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Epigenetics in the Red Meat Industry

During the life of an animal chemical changes occur in the chromosomes that affect the expression of genes and hence the phenotype of the cell. These changes can be passed on during mitosis so that the daughter cells have the same chemical changes or epigenetic marks as the parent cell. Generally, the epigenetic marks are wiped clean in the process of forming sperm and eggs and a new zygote so that the new one-cell embryo has the potential to form all the different cell types in the body. However, occasionally some epigenetic marks are not wiped clean and are passed on from parent to offspring. These changes are called epimutations to distinguish them from ordinary mutations, which are a change in the sequence of DNA bases. It is the inheritance across generations of epigenetic marks or epimutations and their exploitation by the sheep and cattle industries that is the main topic of this review. 

The inheritance of epigenetic marks across generations is difficult to prove. There are few well documented cases, mainly using inbred strains of mice. The epimutations are unstable and revert to wild type after a few generations. Although, there are no known cases in sheep or cattle, it is likely that inherited epimutations occur in these species but it is unlikely that they explain a large part of the inherited or genetic variation. There is limited evidence in mice and rats that an environmental treatment can cause a change in the epigenetic marks of an animal and that this change can be passed on the next generation. If substantiated, this is a mechanism for the inheritance of acquired characteristics.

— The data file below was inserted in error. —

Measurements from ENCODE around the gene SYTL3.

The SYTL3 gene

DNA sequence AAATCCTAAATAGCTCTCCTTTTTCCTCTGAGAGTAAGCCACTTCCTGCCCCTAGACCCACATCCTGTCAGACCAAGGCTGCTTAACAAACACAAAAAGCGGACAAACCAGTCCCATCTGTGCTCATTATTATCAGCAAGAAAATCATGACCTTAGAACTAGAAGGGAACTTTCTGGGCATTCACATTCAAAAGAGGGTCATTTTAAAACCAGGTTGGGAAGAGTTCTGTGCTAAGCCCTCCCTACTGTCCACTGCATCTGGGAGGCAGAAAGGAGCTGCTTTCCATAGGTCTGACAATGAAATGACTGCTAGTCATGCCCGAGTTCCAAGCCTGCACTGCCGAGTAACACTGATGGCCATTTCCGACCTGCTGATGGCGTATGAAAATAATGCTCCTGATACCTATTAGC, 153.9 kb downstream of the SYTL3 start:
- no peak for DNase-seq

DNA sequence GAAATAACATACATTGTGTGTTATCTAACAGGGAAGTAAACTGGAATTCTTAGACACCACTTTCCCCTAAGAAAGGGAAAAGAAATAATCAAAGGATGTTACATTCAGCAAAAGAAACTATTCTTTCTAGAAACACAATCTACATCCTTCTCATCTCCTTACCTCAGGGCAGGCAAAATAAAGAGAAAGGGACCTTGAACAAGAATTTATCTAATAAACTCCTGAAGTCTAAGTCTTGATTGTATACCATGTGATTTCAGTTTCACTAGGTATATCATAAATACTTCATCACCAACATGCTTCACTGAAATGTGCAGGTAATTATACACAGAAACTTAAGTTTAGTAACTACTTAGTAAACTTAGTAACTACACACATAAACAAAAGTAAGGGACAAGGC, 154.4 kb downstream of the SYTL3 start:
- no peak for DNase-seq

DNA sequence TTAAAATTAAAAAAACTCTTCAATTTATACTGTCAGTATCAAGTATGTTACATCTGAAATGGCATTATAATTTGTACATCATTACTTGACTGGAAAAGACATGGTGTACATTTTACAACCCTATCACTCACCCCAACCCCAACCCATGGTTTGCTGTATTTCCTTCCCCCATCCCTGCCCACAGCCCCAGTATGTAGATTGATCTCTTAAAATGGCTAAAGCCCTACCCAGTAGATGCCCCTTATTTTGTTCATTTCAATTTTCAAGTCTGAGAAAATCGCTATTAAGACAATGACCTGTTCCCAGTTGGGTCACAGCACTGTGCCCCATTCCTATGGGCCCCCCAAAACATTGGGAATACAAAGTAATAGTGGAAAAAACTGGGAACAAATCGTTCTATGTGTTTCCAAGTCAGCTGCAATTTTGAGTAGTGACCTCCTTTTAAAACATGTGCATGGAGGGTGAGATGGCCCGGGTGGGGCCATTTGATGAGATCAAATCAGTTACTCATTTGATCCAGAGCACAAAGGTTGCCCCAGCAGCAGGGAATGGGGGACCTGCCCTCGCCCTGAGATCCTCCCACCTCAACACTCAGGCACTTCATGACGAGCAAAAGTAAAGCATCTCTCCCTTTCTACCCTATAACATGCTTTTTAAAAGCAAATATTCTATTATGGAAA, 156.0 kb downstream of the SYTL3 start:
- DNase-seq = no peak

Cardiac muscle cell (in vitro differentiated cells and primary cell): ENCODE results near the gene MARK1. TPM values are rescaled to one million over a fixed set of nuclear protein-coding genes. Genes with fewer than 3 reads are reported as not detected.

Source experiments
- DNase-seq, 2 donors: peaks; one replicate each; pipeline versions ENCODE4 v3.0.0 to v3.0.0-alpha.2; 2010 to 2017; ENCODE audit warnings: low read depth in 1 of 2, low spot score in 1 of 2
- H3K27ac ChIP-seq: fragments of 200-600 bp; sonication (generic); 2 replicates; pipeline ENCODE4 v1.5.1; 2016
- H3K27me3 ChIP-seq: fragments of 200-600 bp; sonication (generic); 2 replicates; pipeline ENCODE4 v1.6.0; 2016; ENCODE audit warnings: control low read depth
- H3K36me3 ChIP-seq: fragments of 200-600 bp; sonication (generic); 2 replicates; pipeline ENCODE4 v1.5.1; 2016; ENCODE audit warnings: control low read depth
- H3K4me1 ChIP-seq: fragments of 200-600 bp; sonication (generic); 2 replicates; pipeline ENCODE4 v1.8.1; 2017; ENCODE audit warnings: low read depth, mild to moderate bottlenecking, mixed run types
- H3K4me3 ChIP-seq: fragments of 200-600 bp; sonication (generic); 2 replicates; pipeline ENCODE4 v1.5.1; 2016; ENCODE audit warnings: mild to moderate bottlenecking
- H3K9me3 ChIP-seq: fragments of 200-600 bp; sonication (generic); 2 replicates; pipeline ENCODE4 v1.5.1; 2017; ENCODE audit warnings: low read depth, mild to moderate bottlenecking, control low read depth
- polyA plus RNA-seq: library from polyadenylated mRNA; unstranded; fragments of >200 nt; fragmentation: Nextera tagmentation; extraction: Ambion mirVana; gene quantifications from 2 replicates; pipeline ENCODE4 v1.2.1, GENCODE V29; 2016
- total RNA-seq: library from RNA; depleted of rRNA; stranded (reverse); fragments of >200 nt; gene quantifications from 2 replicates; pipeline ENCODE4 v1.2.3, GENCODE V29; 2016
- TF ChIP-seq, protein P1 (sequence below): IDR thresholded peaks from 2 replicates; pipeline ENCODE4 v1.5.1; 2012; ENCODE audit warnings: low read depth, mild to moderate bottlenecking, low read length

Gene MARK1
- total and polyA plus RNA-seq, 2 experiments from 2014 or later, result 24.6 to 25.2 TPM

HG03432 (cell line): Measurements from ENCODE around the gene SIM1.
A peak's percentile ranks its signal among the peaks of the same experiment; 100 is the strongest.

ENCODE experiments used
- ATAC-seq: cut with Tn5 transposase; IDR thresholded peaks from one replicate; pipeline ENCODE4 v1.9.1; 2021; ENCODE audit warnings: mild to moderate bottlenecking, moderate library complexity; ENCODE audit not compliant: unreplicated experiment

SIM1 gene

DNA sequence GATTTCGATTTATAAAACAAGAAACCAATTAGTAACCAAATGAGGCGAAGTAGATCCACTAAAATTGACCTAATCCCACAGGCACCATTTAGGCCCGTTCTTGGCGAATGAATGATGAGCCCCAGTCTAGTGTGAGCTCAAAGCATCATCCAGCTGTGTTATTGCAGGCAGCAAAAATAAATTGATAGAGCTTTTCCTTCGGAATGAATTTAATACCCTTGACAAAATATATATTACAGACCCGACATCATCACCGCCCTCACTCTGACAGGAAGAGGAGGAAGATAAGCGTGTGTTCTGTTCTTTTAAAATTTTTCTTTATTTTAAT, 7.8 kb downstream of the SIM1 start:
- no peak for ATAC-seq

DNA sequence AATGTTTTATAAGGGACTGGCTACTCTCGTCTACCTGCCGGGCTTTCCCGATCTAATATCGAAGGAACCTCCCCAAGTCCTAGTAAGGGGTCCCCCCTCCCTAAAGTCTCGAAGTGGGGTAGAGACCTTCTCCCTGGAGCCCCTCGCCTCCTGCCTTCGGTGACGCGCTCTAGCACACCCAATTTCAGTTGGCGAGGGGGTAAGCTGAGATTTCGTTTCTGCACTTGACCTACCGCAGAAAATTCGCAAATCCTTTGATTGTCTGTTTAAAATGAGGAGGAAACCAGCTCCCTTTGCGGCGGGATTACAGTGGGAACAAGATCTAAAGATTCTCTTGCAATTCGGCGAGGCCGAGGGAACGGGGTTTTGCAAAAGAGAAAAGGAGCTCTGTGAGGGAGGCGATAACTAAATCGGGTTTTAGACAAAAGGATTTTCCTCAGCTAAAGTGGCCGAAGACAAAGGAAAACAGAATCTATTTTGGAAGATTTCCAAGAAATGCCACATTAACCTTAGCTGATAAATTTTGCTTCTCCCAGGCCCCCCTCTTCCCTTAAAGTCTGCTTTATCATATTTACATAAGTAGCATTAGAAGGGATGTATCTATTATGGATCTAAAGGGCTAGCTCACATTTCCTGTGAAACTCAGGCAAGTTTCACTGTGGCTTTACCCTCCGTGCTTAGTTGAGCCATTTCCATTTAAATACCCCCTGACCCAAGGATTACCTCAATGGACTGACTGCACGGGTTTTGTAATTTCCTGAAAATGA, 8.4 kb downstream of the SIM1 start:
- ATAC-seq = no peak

There are other phenomena that are related to inheritance of epigenetic marks. At a small proportion of genes, around one hundred in mice and humans, the allele inherited from either the sire or dam is not expressed. This is called imprinting and involves an epigenetic mark that is generated in the formation of the sperm or egg but which lasts for only one generation. In these specific cases, epigenetic marks, although not part of the DNA sequence, are part of the chromosome and can be inherited with it. There is some evidence for the transmission of information from parent to offspring independent of chromosomes. 

In the case of the mother, there are numerous potential mechanisms by which she could affect her offspring (ie maternal effects). However, it is less obvious how the sire could affect his offspring other than through the chromosomes. One possibility for such a paternal effect is RNA transmitted in the sperm. If inherited epimutations occur in sheep and cattle, they will already be utilised to some extent by existing genetic improvement programs. It would be possible to modify the statistical models used in the calculation of EBVs to better recognise the variance controlled by epimutations, but it would probably have, at best, a small effect on the rate on genetic gain achieved. 

The inheritance of epigenetic marks caused by the environment experienced by the sire offers a new opportunity in sheep and cattle breeding. However, at present we do not know if this occurs or, if it does, what environmental treatment might have a beneficial effect. We conclude that there are no immediate opportunities for exploitation of epigenetic inheritance across generations in the sheep or cattle industries. However, this is an area of very active research in basic biology and MLA should maintain a watch on developments in our knowledge to see if opportunities arise in the future. We list some possible research projects in the report.


Title Size Date published
147.2KB 25/09/2012


Contract No. Title Start date End date Funding type
Epigenetics in the red meat industry
16/01/2012 15/08/2012

This page was last updated on 03/08/2018

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